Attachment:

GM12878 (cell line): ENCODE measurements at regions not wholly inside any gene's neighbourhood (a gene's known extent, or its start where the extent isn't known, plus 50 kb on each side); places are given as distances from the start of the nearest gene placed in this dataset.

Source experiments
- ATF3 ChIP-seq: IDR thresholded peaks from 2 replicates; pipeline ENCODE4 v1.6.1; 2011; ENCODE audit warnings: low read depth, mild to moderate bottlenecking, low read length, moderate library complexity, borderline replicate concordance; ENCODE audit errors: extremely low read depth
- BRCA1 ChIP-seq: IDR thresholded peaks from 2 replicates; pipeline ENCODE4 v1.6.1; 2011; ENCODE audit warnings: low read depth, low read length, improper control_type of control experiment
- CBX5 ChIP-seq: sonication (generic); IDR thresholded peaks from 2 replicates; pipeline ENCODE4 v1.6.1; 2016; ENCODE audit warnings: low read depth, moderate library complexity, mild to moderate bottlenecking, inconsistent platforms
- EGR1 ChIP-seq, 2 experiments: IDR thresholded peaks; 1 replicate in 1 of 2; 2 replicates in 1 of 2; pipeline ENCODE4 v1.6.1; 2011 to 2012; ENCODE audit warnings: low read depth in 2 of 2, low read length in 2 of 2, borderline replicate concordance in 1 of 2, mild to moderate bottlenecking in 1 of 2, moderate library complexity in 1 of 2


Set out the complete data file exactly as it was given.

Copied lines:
GM12878 (cell line): ENCODE measurements at regions not wholly inside any gene's neighbourhood (a gene's known extent, or its start where the extent isn't known, plus 50 kb on each side); places are given as distances from the start of the nearest gene placed in this dataset.

Source experiments
- ATF3 ChIP-seq: IDR thresholded peaks from 2 replicates; pipeline ENCODE4 v1.6.1; 2011; ENCODE audit warnings: low read depth, mild to moderate bottlenecking, low read length, moderate library complexity, borderline replicate concordance; ENCODE audit errors: extremely low read depth
- BRCA1 ChIP-seq: IDR thresholded peaks from 2 replicates; pipeline ENCODE4 v1.6.1; 2011; ENCODE audit warnings: low read depth, low read length, improper control_type of control experiment
- CBX5 ChIP-seq: sonication (generic); IDR thresholded peaks from 2 replicates; pipeline ENCODE4 v1.6.1; 2016; ENCODE audit warnings: low read depth, moderate library complexity, mild to moderate bottlenecking, inconsistent platforms
- EGR1 ChIP-seq, 2 experiments: IDR thresholded peaks; 1 replicate in 1 of 2; 2 replicates in 1 of 2; pipeline ENCODE4 v1.6.1; 2011 to 2012; ENCODE audit warnings: low read depth in 2 of 2, low read length in 2 of 2, borderline replicate concordance in 1 of 2, mild to moderate bottlenecking in 1 of 2, moderate library complexity in 1 of 2